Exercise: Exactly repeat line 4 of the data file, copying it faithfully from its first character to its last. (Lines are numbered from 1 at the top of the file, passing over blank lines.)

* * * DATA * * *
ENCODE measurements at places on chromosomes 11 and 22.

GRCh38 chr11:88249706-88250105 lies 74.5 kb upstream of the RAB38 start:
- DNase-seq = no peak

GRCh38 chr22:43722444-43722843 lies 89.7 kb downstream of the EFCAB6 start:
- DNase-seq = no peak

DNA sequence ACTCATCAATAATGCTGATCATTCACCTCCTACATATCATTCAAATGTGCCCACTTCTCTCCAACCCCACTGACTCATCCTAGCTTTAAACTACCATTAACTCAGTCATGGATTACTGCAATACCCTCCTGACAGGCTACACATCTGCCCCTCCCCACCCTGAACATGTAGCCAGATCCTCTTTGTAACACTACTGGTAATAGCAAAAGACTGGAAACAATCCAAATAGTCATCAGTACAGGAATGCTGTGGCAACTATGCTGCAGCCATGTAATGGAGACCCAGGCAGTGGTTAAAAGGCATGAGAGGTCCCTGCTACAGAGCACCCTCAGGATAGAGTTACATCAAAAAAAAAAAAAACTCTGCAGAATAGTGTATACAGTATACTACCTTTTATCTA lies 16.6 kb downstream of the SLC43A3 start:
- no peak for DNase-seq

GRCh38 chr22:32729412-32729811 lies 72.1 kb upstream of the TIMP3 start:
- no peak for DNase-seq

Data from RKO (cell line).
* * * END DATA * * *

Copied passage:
GRCh38 chr22:43722444-43722843 lies 89.7 kb downstream of the EFCAB6 start: